Petition and comment letters urging the SEC to create rules requiring public companies to disclose their political contributions may finally be gaining some traction. We previously blogged about this petition, which was submitted by a group of ten law professors in response to the Supreme Court’s opinion in the Citizens United v. Federal Election Commission case, asking the SEC to consider adopting rules that would require public companies to make disclosures about their political contributions. We also blogged about SEC Commissioner Luis Aguilar’s subsequent comments during a speech stating that the SEC should consider rules requiring this type of disclosure. Until recently, the SEC had not taken any action to consider issuing rules in this area.
However, according to a Wall Street Journal report from November 8th, the SEC’s Division of Corporate Finance is now considering recommending that the agency’s commissioners propose rules mandating public companies to provide disclosure to shareholders regarding the uses of corporate resources for political purposes. Such rules, of course, would not be inconsistent with the recent trend toward mandating social disclosures in public company filings, like the conflict mineral rules which were recently adopted in August of this year. Although many have argued that these types of social disclosure rules impose undue costs and burdens on public companies without providing any benefit to shareholders, political contribution disclosures are arguably necessary in light of the Citizens United ruling. In that case, the U.S. Supreme Court struck down federal restrictions on corporate political spending on constitutional grounds. In holding that these restrictions violated the U.S. Constitution, the Court relied on “procedures of corporate democracy” as a means by which shareholders could monitor the use of corporate assets for political purposes and also effect corporate change where such political purposes were inconsistent with shareholder interests. However, as the ten law professors pointed out in their petition to the SEC, disclosure of corporate political spending would be necessary for corporate democracy and accountability mechanisms to function properly. Without disclosure, shareholders would have no way of knowing the extent of any corporate political expenditures and therefore, could not effectively hold decision makers accountable through the voting process at the annual meeting. Additionally, a forthcoming study that will be published in the Georgetown Law Journal purports to provide empirical evidence supporting the need for political spending disclosure rules and rebuts many of the objections that have been raised. Keep in mind, however, that the authors of this study are also two of the law professors that were signatories to the original petition sent to the SEC.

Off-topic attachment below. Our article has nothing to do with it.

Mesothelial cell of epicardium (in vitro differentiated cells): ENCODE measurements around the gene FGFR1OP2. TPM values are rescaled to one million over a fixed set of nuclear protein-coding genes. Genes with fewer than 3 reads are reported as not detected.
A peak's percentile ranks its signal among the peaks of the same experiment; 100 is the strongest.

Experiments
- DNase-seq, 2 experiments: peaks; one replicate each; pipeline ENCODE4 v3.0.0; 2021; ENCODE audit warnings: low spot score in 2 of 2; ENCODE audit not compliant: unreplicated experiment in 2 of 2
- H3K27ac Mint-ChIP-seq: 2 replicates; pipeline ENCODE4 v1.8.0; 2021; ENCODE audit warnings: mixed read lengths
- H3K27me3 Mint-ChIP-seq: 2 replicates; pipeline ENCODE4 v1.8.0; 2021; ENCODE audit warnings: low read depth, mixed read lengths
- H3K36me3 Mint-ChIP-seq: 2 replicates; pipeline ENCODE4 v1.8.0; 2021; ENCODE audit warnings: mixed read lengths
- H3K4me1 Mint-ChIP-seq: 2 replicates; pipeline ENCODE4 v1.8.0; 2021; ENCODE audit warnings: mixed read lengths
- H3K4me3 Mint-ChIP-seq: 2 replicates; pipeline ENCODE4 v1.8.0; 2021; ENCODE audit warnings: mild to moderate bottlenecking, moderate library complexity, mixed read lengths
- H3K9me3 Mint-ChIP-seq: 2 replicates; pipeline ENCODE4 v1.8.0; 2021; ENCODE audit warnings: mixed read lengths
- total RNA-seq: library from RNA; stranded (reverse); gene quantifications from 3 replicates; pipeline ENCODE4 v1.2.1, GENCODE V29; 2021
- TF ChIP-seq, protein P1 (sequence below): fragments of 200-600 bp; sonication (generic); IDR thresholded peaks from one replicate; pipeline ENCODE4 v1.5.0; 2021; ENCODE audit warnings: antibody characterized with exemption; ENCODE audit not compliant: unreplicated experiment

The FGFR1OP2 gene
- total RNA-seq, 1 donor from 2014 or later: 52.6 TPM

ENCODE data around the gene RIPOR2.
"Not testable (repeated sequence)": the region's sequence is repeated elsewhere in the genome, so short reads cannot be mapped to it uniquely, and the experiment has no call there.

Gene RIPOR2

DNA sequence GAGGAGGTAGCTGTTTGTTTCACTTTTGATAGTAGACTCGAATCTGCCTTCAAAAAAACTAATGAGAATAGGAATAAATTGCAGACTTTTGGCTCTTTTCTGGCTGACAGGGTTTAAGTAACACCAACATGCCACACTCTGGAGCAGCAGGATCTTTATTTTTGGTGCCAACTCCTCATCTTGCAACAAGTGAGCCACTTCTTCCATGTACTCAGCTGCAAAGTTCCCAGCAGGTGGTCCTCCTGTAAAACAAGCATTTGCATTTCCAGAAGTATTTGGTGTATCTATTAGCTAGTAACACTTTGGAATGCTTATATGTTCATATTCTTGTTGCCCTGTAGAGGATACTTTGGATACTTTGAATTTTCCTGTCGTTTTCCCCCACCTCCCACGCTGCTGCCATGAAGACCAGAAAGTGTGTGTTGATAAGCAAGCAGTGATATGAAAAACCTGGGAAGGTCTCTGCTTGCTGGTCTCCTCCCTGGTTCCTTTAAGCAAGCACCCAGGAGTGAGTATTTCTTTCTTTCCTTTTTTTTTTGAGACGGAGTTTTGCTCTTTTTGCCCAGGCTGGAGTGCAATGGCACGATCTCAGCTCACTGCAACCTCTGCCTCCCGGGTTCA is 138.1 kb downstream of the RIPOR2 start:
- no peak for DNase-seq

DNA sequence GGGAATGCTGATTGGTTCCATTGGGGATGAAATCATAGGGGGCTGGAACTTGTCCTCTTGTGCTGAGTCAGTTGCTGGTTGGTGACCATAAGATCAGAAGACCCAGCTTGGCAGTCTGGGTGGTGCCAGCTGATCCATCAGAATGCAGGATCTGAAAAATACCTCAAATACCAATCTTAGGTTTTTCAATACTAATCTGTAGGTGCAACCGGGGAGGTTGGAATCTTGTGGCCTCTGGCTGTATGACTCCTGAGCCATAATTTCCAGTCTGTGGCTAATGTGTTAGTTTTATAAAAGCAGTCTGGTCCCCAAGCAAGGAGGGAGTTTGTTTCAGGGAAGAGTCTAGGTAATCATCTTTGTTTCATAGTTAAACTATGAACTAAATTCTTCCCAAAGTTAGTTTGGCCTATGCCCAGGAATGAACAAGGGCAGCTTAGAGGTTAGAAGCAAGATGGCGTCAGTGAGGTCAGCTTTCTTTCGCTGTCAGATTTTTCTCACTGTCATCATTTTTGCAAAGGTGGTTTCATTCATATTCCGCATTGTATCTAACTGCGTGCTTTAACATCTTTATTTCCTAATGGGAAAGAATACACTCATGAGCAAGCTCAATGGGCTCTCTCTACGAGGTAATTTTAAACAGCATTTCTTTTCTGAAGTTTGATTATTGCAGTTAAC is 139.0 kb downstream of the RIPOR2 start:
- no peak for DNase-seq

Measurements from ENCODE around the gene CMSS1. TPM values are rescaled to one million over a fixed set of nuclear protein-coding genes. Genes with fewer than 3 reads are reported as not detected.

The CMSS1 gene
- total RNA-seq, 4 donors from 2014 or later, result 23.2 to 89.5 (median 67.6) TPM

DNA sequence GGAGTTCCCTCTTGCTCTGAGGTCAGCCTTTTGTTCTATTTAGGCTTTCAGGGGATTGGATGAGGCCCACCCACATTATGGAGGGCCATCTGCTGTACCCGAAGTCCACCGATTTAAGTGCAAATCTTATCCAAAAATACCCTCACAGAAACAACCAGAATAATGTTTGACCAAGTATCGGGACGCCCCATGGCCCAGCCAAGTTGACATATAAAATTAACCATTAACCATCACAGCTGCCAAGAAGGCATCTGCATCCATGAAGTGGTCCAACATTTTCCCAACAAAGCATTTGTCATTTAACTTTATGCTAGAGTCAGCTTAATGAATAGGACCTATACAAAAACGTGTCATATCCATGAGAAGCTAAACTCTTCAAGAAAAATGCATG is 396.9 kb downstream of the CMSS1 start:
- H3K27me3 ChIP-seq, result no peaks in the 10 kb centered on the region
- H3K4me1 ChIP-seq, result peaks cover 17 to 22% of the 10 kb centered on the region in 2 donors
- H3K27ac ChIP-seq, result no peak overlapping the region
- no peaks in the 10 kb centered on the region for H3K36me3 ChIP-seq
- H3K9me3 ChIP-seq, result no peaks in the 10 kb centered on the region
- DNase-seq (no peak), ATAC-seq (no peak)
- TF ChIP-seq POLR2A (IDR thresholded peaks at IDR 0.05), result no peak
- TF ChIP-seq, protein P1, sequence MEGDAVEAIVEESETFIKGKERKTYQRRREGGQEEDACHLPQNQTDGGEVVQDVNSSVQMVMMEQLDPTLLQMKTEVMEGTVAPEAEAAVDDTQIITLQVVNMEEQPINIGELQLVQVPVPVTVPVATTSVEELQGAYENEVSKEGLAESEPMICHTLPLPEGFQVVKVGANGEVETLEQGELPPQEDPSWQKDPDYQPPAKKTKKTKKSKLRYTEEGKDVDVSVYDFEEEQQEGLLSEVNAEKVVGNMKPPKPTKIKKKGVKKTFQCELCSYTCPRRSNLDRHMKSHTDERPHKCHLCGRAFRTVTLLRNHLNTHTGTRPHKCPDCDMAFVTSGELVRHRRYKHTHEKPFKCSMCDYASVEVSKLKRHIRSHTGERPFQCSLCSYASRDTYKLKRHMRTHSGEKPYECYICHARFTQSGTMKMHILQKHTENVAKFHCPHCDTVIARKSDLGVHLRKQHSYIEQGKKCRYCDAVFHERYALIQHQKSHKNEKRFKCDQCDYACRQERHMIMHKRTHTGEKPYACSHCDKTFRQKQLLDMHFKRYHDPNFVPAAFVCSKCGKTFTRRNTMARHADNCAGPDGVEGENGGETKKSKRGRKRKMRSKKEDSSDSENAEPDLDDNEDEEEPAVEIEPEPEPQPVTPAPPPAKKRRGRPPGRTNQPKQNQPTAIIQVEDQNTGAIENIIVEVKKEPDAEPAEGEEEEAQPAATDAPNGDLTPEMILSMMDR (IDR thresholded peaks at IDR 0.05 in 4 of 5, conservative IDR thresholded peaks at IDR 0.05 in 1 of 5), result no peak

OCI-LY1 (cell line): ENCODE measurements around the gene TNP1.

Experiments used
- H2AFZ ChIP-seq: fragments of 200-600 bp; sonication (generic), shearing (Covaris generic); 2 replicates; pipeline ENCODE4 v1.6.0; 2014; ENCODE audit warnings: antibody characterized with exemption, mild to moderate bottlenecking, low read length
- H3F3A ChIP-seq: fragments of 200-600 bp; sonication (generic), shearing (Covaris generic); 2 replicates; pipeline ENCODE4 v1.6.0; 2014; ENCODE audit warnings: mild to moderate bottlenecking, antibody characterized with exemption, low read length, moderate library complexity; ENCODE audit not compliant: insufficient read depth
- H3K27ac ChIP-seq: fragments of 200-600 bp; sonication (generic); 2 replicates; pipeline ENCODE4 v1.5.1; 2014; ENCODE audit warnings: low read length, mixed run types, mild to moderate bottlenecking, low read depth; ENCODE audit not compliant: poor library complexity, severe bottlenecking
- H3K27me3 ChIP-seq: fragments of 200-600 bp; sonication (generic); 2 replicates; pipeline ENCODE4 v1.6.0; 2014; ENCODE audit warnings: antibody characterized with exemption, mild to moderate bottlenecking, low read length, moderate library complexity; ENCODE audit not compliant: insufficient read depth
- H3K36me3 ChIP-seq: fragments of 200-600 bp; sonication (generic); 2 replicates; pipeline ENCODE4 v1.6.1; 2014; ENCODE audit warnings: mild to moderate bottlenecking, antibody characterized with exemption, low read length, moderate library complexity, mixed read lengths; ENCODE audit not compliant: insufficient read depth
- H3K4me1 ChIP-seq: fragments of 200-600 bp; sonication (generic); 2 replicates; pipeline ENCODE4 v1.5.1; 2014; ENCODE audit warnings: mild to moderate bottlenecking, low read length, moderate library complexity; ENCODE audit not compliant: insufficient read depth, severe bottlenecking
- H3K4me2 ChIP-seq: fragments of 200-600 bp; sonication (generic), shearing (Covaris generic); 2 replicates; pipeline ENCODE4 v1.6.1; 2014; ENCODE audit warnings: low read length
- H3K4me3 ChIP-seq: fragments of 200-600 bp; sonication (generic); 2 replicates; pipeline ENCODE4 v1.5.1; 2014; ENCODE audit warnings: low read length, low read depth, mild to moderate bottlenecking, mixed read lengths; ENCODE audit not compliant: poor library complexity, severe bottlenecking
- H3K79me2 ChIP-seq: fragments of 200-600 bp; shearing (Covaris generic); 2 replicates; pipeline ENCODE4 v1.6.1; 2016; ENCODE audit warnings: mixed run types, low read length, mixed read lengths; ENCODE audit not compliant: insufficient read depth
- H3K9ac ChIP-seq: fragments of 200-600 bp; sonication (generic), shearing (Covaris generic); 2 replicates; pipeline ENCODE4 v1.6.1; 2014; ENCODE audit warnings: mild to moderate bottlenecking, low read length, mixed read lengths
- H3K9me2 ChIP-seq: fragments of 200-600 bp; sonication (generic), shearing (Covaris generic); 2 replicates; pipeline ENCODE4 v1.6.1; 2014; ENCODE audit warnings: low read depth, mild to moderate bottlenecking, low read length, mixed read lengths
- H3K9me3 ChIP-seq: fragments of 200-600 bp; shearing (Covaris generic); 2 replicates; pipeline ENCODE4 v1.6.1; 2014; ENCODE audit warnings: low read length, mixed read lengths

In any case, this issue has been a hot topic, particularly with the substantial sums contributed to candidates and political action committees during the recent election. In fact, the SEC has received over 300,000 comment letters on the petition to date. The majority of these comment letters have been supportive of the petition although only about 1,000 of these letters were actual comment letters and not “form” letters. In addition to expressing their opinions directly with the SEC, shareholders also made a record number of proxy proposal requests to public companies related to corporate political spending during the most recent proxy season. Given the publicity that has surrounded this issue, I expect that the SEC will likely propose rules requiring some level of political contribution disclosure by public companies now that the 2012 elections are over with. However, given the SEC’s apparent displeasure with all of the social disclosure rules they have had to implement recently as a result of Dodd-Frank, they may be reluctant to add any more of rules of this nature. We’ll just have to wait and see if any thing further materializes.